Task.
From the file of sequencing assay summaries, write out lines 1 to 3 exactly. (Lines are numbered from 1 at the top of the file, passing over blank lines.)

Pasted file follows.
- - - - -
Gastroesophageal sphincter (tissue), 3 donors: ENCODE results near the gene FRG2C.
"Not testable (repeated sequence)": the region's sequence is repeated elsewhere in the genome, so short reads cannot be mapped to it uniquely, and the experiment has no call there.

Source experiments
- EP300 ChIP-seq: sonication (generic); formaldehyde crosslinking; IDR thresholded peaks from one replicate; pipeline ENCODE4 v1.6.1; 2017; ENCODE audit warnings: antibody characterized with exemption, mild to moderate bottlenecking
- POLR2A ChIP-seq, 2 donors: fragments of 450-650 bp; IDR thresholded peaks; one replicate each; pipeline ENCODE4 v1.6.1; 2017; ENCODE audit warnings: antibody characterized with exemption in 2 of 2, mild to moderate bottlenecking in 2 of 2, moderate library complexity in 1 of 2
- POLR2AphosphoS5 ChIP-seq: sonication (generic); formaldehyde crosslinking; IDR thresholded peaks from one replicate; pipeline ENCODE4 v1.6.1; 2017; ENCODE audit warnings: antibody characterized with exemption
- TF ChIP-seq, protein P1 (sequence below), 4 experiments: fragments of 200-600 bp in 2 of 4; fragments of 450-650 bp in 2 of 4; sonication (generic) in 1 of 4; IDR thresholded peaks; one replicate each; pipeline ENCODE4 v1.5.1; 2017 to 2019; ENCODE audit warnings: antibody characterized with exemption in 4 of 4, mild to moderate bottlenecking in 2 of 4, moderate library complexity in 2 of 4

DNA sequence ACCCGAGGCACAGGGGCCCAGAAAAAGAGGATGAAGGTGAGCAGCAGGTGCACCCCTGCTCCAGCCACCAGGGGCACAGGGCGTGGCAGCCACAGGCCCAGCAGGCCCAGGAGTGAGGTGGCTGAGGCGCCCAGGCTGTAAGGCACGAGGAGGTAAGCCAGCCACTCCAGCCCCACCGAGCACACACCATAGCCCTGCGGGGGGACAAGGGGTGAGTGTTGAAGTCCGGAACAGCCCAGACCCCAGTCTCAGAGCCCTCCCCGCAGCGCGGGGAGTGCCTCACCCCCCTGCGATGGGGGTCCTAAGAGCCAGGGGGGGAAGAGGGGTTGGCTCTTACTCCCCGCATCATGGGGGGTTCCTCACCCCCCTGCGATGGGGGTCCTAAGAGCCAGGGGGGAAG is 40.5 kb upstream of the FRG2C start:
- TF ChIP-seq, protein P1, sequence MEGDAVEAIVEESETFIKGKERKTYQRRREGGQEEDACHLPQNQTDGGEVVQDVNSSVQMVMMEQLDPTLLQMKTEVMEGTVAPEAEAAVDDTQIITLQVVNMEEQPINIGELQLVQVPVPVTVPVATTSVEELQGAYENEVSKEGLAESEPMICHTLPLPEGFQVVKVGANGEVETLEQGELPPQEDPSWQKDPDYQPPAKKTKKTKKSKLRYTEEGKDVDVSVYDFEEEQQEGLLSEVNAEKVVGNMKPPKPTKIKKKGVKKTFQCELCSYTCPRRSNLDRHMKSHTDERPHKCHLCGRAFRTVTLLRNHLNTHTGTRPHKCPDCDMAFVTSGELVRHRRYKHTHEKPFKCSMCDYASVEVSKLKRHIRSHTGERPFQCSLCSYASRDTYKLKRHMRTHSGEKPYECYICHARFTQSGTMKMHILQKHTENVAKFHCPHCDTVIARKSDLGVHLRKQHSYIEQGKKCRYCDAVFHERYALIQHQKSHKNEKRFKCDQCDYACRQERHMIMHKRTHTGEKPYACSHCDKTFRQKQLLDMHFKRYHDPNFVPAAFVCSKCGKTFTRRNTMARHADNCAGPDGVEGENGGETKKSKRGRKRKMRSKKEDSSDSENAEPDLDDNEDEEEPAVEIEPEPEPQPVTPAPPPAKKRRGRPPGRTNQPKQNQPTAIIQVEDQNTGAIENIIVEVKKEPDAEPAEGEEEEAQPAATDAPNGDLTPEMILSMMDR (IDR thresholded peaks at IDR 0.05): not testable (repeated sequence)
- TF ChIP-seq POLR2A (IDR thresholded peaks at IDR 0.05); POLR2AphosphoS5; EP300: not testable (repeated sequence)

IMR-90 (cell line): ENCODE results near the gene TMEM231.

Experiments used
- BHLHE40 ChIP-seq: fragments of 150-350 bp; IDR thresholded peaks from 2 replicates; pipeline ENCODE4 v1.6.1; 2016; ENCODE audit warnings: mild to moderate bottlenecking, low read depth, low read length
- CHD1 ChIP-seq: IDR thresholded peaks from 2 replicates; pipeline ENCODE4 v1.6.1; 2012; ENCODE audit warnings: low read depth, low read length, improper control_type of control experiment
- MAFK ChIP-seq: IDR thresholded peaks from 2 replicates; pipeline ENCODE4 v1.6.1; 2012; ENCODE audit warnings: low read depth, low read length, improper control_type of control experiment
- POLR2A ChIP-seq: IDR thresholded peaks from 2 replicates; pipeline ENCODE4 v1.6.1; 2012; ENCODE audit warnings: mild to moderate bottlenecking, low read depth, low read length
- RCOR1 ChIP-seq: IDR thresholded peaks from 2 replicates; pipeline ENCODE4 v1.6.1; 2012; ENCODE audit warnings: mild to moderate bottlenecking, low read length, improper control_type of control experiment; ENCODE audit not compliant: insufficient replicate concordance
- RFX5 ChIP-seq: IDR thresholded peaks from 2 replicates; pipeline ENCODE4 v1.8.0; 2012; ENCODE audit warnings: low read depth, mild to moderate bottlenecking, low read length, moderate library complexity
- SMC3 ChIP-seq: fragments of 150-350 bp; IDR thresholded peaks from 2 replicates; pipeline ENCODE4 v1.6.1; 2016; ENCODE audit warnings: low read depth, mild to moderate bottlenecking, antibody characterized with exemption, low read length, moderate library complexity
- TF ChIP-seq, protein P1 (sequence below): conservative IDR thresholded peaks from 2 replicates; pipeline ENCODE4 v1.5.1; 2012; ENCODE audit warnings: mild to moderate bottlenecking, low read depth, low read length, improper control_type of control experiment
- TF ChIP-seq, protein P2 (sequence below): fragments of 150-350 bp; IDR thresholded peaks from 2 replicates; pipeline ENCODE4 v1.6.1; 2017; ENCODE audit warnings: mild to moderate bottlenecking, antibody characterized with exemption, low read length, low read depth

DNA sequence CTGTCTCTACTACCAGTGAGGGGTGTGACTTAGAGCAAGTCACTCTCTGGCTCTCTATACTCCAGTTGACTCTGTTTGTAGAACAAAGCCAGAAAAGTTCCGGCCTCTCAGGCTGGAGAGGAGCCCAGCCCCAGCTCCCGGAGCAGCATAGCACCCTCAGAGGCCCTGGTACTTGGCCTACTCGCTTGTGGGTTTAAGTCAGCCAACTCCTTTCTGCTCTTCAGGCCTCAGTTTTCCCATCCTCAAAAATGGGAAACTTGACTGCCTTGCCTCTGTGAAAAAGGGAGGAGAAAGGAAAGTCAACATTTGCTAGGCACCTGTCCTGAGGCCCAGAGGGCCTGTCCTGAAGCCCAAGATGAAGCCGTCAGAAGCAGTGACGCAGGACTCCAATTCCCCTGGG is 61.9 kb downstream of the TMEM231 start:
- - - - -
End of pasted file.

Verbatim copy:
Gastroesophageal sphincter (tissue), 3 donors: ENCODE results near the gene FRG2C.
"Not testable (repeated sequence)": the region's sequence is repeated elsewhere in the genome, so short reads cannot be mapped to it uniquely, and the experiment has no call there.

Source experiments